The Bubonic Plague: A Literary Analysis

2323 Words10 Pages
In his short life of only 46 years, Albert Camus lived through World War I, World War II, and the Spanish Civil War, all of which affected his opinion towards fascism greatly. He saw nazism and fascism run rampant throughout his life, and we can see how he came to hate dictatorship and oppression.
Albert Camus was a French-Algerian novelist, essayist, dramatist, and journalist as well as a Nobel laureate, but it was a long ride before he achieved all of this. After his father was killed in WWI, Camus was raised in a poor suburb of Algiers. He was forced to end his studies and limit his life in theatre as a playwright, director, and actor due to tuberculosis, which he contracted at only seventeen years old. He was obviously an intelligent man
…show more content…
Albert Camus’ The Plague is a novel about one of those recurring pestilences, the Bubonic Plague, that crops up again for some unexplained reason in an Algerian town. On the surface, the story is about a devastating illness that shows no mercy; however, the Bubonic Plague is actually a recurring symbol for the political ideology that Camus detested most ferociously: fascism. The plague results in the quarantine of all citizens in the town, therefore restricting their freedoms, and restricts the everyday lives of each person in the town without any consent, just as a fascist dictator would. Camus utilizes the allegory of the plague to argue that fascism is wrong because it robs people of certain unalienable rights, and that fascism will pop up again at some point, and people should feel obligated to fight against it. He argues this mainly through the portrayal of the protagonist, Dr. Rieux, and his personal call to duty, the portrayal of the absurd and its effect on Dr. Rieux, and through his theme that people have a moral (non-religious) obligation to stand up against absurd plagues such as…show more content…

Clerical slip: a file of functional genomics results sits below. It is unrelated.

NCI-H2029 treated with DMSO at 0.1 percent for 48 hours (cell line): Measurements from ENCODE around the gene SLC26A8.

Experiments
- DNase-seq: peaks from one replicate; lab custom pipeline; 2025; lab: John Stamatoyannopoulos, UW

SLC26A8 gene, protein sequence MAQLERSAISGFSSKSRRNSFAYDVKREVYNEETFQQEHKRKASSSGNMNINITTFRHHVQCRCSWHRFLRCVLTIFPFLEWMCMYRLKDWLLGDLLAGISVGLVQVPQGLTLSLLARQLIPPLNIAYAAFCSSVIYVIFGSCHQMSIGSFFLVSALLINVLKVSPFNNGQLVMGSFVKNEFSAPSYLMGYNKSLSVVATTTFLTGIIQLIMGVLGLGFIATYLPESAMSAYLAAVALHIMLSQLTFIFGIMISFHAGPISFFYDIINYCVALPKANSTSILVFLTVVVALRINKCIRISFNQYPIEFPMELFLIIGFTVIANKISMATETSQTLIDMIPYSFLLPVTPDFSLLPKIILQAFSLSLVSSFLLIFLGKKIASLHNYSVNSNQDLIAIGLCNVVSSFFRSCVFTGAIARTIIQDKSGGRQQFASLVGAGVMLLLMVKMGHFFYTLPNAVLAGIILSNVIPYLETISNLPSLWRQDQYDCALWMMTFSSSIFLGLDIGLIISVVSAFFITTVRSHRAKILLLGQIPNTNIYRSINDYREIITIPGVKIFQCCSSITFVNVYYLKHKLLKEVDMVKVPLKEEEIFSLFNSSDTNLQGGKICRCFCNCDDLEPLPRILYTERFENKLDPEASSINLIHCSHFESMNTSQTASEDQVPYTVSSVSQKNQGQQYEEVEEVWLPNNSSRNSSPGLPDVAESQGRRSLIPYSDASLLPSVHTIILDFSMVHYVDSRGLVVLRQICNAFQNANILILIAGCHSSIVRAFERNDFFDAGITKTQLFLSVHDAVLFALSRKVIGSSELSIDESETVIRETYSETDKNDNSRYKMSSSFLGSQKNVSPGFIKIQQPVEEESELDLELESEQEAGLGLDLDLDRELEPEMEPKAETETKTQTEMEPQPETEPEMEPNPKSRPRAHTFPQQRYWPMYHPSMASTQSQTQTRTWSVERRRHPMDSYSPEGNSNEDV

Bernard Rieux faces three main calls to duty in The Plague. He is the doctor who is leading the charge against the plague, he is the husband of a very ill wife, and he is the recorder of objective observations and the narrator. In many instances throughout the duration of the plague, even before it has been officially recognized as an epidemic, Dr. Rieux clearly goes willingly beyond what he is expected to do as a doctor, even before the onset of the plague. For example, Dr. Rieux treats Cottard for “a constriction of the aorta” (18) without receiving any form of payment. It is also revealed that just hours prior to the official declaration of the outbreak of plague, Dr. Rieux considered himself in “high time to put the brakes on and try and get his nerves into some sort of order;”(31) which could be understood as the sentiments of an overworked man. However, Dr. Rieux surmounts his exhaustion and pushes on to combat the plague. Dr. Rieux remains at the forefront on the battle of the plague as it escalates and the number of deaths rises. He tells Jean Tarrou that “For the moment [he] know[s] this: there are sick people and they need curing”

More about The Bubonic Plague: A Literary Analysis

Open Document